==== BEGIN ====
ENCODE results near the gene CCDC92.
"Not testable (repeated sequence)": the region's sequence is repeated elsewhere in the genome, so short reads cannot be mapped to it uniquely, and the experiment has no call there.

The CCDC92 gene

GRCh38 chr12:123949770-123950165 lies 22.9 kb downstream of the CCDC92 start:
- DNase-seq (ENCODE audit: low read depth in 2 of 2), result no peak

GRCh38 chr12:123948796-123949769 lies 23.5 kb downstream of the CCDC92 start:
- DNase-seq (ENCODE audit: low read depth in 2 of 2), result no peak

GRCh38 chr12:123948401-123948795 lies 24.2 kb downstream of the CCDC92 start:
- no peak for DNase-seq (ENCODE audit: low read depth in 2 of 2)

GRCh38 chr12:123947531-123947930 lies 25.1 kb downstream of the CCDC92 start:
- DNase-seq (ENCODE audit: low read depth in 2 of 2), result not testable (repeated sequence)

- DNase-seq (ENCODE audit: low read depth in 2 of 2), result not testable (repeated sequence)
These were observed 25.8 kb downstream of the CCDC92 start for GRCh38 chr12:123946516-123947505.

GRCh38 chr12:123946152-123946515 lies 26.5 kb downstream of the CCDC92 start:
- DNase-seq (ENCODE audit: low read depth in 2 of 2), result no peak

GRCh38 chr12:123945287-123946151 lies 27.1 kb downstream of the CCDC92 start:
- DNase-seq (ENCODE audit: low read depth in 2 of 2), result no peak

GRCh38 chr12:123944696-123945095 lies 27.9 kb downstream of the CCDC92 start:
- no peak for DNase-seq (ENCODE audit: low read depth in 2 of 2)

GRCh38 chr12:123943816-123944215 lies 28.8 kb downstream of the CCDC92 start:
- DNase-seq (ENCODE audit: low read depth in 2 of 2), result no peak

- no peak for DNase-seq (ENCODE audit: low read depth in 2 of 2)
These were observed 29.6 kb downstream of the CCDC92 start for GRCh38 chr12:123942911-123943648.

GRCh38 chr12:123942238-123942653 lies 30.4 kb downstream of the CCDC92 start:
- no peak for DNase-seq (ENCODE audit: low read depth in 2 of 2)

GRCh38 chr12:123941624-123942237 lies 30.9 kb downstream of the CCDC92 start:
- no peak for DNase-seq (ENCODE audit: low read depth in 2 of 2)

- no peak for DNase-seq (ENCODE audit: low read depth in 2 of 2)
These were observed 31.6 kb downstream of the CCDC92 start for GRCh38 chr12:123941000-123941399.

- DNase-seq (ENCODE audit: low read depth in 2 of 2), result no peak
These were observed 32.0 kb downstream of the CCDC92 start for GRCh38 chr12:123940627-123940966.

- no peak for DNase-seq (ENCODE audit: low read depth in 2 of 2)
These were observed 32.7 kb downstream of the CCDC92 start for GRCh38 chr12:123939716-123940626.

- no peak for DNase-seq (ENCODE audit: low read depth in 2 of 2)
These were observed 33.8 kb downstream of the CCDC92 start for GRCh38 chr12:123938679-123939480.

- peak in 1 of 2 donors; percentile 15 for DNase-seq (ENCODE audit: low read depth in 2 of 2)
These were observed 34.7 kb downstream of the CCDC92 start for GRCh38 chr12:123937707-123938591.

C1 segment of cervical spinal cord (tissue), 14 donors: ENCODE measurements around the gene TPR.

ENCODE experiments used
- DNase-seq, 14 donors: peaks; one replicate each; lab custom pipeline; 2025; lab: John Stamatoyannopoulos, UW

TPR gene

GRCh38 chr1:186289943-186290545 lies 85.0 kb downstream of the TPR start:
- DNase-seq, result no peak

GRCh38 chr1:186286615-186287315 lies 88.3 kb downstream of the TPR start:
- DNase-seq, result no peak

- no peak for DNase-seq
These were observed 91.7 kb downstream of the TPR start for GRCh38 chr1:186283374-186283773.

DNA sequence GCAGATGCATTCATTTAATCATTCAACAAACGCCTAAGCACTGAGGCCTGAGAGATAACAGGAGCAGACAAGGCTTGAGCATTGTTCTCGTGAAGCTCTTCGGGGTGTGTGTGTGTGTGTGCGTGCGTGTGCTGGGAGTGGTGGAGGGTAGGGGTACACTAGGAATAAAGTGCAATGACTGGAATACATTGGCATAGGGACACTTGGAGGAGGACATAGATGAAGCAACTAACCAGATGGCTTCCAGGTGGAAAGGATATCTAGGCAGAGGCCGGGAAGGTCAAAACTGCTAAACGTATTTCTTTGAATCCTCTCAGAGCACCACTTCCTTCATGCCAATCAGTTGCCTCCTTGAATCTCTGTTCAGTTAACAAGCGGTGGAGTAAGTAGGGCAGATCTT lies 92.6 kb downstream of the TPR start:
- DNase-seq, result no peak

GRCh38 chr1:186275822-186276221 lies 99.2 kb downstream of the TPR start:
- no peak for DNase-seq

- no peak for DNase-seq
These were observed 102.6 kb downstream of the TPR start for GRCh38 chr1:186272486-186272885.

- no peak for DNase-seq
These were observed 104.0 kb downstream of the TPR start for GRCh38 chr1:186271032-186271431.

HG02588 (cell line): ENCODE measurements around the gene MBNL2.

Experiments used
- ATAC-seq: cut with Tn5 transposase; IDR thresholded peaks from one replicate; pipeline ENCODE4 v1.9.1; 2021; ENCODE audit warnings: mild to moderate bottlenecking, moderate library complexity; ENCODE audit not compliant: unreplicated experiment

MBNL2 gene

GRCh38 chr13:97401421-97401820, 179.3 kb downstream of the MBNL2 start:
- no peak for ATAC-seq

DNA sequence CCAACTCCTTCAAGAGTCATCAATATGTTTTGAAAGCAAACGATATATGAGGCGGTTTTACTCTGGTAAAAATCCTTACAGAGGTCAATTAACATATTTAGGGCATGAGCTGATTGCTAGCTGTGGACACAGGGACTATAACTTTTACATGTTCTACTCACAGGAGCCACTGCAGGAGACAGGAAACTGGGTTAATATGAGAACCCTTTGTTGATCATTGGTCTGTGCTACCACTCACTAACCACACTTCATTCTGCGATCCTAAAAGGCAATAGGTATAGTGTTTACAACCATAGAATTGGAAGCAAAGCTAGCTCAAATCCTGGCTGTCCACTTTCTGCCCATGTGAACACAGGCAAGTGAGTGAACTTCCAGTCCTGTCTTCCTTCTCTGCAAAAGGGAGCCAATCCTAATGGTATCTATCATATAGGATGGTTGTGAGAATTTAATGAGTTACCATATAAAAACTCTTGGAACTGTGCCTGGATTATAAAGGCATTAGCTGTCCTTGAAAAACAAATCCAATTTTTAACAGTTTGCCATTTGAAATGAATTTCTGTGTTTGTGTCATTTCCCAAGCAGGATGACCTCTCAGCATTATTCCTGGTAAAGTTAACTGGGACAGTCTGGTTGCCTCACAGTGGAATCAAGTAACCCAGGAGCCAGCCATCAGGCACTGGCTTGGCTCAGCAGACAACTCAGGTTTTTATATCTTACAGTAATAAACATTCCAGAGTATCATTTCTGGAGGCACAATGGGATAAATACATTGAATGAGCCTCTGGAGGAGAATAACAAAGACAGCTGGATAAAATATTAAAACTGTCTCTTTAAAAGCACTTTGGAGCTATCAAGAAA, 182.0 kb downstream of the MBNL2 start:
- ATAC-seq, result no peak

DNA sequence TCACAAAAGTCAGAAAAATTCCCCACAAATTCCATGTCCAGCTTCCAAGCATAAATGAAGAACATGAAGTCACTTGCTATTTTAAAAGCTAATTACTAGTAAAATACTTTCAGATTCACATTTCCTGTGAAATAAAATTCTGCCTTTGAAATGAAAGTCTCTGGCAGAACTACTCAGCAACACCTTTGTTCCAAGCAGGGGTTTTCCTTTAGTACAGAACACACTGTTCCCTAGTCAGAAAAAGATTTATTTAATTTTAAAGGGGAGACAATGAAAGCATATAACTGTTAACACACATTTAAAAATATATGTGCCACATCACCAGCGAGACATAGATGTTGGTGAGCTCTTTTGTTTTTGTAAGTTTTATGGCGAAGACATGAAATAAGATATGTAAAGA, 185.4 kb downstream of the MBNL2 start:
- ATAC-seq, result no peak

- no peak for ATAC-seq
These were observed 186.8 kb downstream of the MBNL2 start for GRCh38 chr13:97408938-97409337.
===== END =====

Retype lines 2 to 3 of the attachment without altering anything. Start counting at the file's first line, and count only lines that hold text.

"Not testable (repeated sequence)": the region's sequence is repeated elsewhere in the genome, so short reads cannot be mapped to it uniquely, and the experiment has no call there.

The CCDC92 gene